Calixte has also played second, third and the outfield in the minors, and while the Giants intend on keeping five outfielders, that versatility could come into play. The Giants plucked Calixte from Kansas City’s system and put him on the 40-man roster when it became apparent that other offers were out there. They thought he could provide more versatility than Ehire Adrianza, and it helps that he has an option remaining. Calixte has to beat out a bunch of guys to win a roster spot, but given his glove and his status on the 40-man, it would be a surprise if we don’t see him at some point this season. 

ICYMI: Bruce Bochy said he’ll call Johnny Cueto to talk about his preparation for the World Baseball Classic. 

POSITION BATTLE: Matt Cain, the clear frontrunner for the No. 5 spot, faced hitters on the main field. Bochy liked what he saw. “He’s gotten more time away from that surgery and he’s throwing the ball well,” Bochy said. “Buster said the same thing. It’s coming out good.”

NOTEWORTHY: The Giants are serious about making Trevor Brown a more versatile option. He fielded grounders at short today and also spent plenty of time at second. 

QUOTABLE: “Just a good day. We (the coaches) were talking about how it’s changed a little bit. We’re not even in March yet and guys are letting it go.” — Bochy on the first day of live BP sessions. The pitchers were certainly well ahead of the hitters today. 

Will Cueto be ready for the WBC? 'That’s the question we have to answer'

Will Cueto be ready for the WBC? 'That’s the question we have to answer'

SCOTTSDALE, Ariz. — Jeff Samardzija whirled and fired a strike to Eduardo Nuñez shortly after 11:30 a.m. on Monday. With that, the Giants took another step back toward actual baseball.

Monday was the first day of live batting practice sessions, but the most important one took place thousands of miles east of Scottsdale Stadium. Johnny Cueto faced teenage prospects at the club’s facility in Santo Domingo, and Bruce Bochy said he would call Cueto to check in on his progress.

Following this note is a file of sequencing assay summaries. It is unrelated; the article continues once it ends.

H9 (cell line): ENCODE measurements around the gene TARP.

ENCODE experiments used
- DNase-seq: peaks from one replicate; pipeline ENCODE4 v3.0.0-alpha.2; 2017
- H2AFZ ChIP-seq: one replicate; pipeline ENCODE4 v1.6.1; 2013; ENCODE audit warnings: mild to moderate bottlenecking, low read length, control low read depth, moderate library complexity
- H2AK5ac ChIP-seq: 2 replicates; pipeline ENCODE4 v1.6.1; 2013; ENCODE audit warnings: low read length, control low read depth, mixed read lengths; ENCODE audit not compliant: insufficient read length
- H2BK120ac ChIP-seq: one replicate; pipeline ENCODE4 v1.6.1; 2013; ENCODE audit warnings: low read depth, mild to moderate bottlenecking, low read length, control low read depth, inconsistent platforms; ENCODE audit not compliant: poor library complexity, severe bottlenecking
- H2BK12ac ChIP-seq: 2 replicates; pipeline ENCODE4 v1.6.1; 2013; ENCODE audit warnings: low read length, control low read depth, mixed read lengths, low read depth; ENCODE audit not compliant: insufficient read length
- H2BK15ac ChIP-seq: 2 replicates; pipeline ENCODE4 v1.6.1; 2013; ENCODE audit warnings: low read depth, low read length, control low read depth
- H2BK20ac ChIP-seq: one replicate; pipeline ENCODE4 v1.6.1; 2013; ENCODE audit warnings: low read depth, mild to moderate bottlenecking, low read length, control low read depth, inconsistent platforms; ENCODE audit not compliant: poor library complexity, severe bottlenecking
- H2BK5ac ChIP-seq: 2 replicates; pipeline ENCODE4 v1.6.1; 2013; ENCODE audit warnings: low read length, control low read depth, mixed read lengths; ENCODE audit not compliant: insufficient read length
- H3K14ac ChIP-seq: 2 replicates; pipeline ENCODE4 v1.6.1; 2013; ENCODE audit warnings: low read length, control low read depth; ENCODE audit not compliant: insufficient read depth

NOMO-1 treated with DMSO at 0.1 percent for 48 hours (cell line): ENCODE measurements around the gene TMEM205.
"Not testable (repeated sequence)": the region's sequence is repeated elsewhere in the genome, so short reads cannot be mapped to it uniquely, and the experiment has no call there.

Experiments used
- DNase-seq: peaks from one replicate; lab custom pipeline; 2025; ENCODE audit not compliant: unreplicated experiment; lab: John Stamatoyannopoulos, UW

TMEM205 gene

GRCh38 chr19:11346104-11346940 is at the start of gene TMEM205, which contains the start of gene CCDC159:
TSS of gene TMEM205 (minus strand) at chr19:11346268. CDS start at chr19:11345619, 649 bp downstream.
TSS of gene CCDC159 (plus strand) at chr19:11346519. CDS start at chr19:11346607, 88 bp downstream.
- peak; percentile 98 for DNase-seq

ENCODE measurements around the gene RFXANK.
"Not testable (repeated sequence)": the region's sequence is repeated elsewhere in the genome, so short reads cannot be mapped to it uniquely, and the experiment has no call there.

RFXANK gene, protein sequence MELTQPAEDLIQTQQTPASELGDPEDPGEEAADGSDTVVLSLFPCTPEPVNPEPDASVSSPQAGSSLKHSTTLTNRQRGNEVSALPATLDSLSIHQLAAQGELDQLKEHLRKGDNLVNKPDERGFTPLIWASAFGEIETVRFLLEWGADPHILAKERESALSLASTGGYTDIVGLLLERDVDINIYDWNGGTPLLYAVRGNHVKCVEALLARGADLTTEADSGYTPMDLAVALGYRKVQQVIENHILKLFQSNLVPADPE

The Giants are not concerned that Cueto — who is tending to his ill father — is missing so much of spring training. They know him well enough by now to know that Cueto paces himself and takes care of his body. They are, however, starting to get a little concerned about Cueto missing so much camp and then going straight to the World Baseball Classic. 

“The spring started early so he’s got plenty of time to get ready for (opening day),” manager Bruce Bochy said. “The question will be will he be ready for the WBC. That’s the question we have to answer.”

Bochy said he would like to see Cueto in the 50-60 pitch range before he goes off to compete for the Dominican Republic. The Dominican team opens play March 9 at Marlins Park. 

“We’re going to talk about a lot of things,” Bochy said. “We’ll see where he’s at, see where he’s at mentally, and see how his father is doing.”

Bochy noted that Nolan Ryan used to show up to camp on March 1 and throw 80 mph, working his way up from there. The Giants view Cueto the same way, but at some point there will be a breaking point where the WBC participation becomes a real concern. At the very least, Bochy said, Cueto might be asked to join the DR team later in the tournament.